As part of the 16 Albums That Changed My Life Challenge, I am doing posts on the albums (more than sixteen) that helped define my musical tastes and meant the most to me. In addition, I am unofficially doing a series of posts about Michael Jackson. You can take a look over the last few days to see some of those. As for the albums that have written about in the above challenge, you can find them here and here. The next album I have chosen is a companion to the last album I wrote about. Last time out, it was Michael Jackson’s Off The Wall; this time it is Thriller.
It’s been suggested that Michael Jackson went to work on Thriller to create an album to reach the broadest possible audience. It was the same goal he had when he did Off The Wall, but when that album failed to win Album Of The Year, Jackson’s goal was to do something even bigger, despite the massive success he had with the previous album. I would guess that no one involved in the making of Thriller had any idea how successful it would become. Yes, it won Album Of The Year at the Grammys. Yes, it spun off seven top ten pop hits (leaving only “Baby Be Mine” and “The Lady In My Life” off the list). Yes, it became the greatest selling album of all time (hundreds of millions worldwide). But as good as it was—and it was spectacularly good—it benefited by a few fortuitous items that combined to make a perfect storm.
First of all, Thriller wasn’t bracketed with two albums from the Jacksons around a year or so of its release on either side of it like Off The Wall had been. Prior to the 1979 release, Destiny was on the charts; just over a year after, Triumph by the Jacksons was out, perhaps to ride the wave Michael had created with Off The Wall. Second, and perhaps most importantly, the second single release from Thriller, “Billie Jean,” arrived with a video that MTV simply couldn’t ignore. That video proved to be the one that broke the barrier that kept black artists from being featured on the channel, and as the singles and videos kept coming, Jackson’s album kept getting bigger and bigger. Michael was good for MTV, and MTV was good for Michael; that kind of airplay was something that Off The Wall never had in its favor. Finally, Michael’s performance of “Billie Jean” on the Motown 25 TV special, and its debut of his signature “moonwalk,” brought even more appeal and hype to the party.
Needless to say, Jackson had a monster smash on his hands. There really isn’t a need to do an album review; there are nine great songs on the release. It’s just a matter of which ones you like better than others. For me, “Thriller” is one of the weaker songs on the album; I think the mini-movie he made for the song did most of the heavy lifting in making it the seventh top-ten pop hit. “The Girl Is Mine,” a duet with Paul McCartney, is a little too cutesy for me also, but it was the first single and got the ball rolling. Everything else is A+.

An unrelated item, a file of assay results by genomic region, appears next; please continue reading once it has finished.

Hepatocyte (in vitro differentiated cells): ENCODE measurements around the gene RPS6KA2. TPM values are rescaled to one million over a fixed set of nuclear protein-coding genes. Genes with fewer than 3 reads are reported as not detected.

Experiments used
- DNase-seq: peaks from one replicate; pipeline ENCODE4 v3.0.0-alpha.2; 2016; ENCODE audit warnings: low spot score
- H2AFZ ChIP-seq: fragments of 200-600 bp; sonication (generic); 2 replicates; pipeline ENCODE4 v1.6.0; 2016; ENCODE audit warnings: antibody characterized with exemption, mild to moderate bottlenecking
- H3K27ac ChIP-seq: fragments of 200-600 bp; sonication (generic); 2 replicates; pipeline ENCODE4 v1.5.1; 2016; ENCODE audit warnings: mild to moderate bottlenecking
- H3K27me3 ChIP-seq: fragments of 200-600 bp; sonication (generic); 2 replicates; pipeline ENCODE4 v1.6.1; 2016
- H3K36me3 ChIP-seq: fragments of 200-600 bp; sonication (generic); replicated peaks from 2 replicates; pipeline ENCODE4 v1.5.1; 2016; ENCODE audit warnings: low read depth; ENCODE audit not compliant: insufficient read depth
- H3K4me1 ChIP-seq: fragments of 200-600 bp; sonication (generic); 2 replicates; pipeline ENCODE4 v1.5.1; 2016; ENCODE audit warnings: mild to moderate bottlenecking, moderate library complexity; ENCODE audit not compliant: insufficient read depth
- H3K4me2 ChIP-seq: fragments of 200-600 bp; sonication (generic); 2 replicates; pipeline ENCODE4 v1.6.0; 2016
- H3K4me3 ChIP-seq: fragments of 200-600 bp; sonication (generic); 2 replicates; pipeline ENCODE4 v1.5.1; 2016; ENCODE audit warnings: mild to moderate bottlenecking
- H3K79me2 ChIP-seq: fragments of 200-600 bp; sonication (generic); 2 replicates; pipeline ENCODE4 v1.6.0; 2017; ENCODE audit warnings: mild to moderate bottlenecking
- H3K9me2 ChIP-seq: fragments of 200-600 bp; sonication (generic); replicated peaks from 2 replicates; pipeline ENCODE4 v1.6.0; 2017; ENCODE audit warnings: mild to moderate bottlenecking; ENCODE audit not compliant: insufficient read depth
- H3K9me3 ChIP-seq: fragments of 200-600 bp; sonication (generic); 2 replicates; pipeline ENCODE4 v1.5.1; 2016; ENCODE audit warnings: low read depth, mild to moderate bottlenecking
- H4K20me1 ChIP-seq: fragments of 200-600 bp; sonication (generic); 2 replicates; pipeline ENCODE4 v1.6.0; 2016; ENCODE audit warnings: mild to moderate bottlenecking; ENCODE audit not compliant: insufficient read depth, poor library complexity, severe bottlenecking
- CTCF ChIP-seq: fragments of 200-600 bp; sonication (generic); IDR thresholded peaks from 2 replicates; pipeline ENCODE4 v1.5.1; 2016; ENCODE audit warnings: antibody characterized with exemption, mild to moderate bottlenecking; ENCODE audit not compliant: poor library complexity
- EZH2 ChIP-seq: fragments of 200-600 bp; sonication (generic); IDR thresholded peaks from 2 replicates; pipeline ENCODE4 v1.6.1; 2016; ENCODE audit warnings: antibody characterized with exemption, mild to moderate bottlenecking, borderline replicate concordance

Only Jackson could get away with adding Eddie Van Halen on one song, and having Vincent Price on another, and McCartney on a third, all while sharing real estate with a song as beautiful as “Human Nature.” But he did it, and it resulted in an album that sold over 40 million copies.
Interestingly, “Human Nature” and “P.Y.T. (Pretty Young Thing)” did not make the top ten on the R&B chart; meaning that Michael had only five top-ten R&B chart hits from Thriller.
So in summary, Michael, Quincy Jones, Rod Temperton and the crew got back together to make a bigger, better, more successful Off The Wall. That they succeeded is a testament to the talent involved, but also to a range of factors that helped push the album to heights previously unheard of. The previous post explained why I love Off The Wall more than Thriller; but that isn’t to say I didn’t love Thriller too. After all, I bought it within days after it was released and wore the grooves out of it when I got it in my possession.
Sadly, things were beginning to change around Michael as well. You can hear some of it in a couple of the songs: the sense of paranoia on “Wanna Be Startin’ Something” and “Billie Jean” serve as two examples. And of course, the beginning of the saturation of media coverage of what were deemed Michael’s eccentricities in the years to come; so much so he wrote “Leave Me Alone” as a response to it. And I also believe that he spent the rest of his career trying to top, or at least match, what he did with Thriller; and while he had many more hits, he was never able to reach that high water mark again. Thriller was an album of its time; it landed in a sweet spot that pushed it to heights previously unknown. The same factors never collided in the same way again.